Meri’s Musical Musings

Keyboards are not pianos…why some piano teachers do not teach students with only a keyboard

Posted on: April 6, 2009

Besides the cost of lessons and the teacher’s location, one of the most frequent questions piano teachers are asked by prospective parents of students is if the student may start learning the piano on a keyboard. While there are some piano teachers who insist on using a piano from the very beginning, and do not accept students who want to start learning on a keyboard, many piano teachers will allow students to learn on a keyboard for the first few weeks to a year of lessons. Based on some of the issues and problems that can an do occur when students learn the piano on a keyboard, there are many reasons piano teachers may want to reconsider allowing students to learn the piano on electronic keyboards, even touch-sensitive ones at all, or, in the very least, greatly shorten the time frame, to the range of 2-4 weeks, maybe 6 weeks maximum from starting on a keyboard to getting a piano, especially if the keyboard is not touch sensitive.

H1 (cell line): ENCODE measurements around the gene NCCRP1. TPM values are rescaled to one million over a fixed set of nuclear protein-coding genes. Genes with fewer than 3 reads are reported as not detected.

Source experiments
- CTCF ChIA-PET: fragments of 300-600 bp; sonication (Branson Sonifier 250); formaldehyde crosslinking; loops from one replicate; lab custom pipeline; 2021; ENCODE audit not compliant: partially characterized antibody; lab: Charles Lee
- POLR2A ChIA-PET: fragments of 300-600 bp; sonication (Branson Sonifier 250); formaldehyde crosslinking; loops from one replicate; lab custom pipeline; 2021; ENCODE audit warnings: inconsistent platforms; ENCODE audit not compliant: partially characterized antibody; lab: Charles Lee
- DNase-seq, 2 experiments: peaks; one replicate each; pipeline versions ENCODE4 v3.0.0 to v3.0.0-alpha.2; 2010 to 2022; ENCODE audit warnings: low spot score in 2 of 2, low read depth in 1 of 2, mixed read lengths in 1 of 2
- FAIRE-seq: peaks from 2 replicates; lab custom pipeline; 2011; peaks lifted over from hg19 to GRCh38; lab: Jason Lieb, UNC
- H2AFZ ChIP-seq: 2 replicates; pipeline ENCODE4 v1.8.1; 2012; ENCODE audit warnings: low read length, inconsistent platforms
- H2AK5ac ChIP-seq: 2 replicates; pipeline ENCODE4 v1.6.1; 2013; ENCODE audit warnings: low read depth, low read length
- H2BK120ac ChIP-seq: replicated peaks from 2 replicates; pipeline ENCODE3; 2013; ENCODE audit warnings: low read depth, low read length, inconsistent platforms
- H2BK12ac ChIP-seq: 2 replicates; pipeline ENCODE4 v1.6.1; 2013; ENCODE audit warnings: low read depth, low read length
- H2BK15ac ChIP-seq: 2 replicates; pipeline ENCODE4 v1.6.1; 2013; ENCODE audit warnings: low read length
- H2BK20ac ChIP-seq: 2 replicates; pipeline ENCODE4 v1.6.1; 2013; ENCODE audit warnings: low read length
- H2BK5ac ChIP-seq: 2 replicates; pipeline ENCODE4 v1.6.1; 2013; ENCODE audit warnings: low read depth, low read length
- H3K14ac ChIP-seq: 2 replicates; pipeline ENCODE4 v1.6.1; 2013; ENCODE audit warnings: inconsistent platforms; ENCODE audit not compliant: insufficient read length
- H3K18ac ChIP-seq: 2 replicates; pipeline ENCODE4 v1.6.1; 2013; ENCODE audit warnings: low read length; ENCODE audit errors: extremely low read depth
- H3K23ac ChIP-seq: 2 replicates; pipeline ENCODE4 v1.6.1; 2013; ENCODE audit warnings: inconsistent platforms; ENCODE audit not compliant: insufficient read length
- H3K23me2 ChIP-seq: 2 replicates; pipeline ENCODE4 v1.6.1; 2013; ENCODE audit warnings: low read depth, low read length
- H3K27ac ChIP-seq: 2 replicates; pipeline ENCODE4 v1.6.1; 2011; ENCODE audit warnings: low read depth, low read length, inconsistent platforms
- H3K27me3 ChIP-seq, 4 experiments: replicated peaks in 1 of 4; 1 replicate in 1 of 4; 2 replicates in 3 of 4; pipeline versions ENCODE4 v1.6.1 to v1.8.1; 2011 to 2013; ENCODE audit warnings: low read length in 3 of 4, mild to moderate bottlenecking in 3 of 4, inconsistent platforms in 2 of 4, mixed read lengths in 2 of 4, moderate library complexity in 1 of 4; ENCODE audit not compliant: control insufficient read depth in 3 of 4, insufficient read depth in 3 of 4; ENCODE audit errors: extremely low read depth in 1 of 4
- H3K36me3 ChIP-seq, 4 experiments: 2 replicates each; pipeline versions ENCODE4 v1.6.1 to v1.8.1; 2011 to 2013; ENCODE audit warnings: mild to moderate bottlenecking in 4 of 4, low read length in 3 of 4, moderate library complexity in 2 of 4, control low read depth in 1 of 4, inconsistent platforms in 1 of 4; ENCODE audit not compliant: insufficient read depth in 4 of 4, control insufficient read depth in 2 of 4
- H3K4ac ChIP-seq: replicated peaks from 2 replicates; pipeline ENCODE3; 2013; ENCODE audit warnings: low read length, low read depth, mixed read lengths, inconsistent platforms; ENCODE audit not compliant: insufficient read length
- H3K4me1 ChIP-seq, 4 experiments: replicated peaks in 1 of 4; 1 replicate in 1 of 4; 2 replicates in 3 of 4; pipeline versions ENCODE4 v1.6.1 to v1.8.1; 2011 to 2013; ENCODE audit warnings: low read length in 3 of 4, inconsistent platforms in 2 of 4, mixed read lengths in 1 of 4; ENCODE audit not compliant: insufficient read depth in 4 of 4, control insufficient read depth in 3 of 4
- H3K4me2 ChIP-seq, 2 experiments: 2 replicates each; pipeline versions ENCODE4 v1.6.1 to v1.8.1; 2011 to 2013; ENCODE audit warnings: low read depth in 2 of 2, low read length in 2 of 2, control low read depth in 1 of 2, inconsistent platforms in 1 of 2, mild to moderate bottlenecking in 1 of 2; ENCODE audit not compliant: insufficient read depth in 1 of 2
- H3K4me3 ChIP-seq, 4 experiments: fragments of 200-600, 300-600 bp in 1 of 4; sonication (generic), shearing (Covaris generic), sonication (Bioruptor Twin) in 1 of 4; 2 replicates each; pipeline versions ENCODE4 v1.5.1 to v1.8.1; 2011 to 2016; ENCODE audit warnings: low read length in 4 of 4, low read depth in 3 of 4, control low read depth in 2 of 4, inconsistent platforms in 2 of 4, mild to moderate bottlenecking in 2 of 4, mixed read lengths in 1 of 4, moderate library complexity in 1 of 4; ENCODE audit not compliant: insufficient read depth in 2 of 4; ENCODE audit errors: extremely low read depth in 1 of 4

One reason to say no to using a keyboard for piano lessons is that some of the beginning repetoire encourages students to use notes that go above and below a 61-key keyboard, the most common size of electronic keyboards. Student’s choices of pieces should not be limited due to an instrument whose range is limited. Many of the pieces that use the full range of the piano also tend to be student favourites, so it’s unfair to students who may like a particular piece but can’t play it due to a shortened range of notes.

A second reason to say no to keyboards for piano lessons is that some method books introduces the concept of pedaling relatively early, and some beginning repetoire uses it as well. Alfred’s piano method introduces and requires the pedal in the middle of Level 1B; Faber’s standard beginner method, Piano Adventures, introduces it in the Primer level, and requires it in some of the pieces in level 2A; and the Romantic and 20th century repetoire sometimes requires students to use the pedal. The first book of many piano methods encourage students to develop a solid spatial sense of the piano, by having students use the full range of the piano. Some teachers also have students play their pieces in different parts of the piano; sometimes certain pieces in piano methods encourage or require student to do this, which is true with some of the pieces in Faber’s Piano Adventures.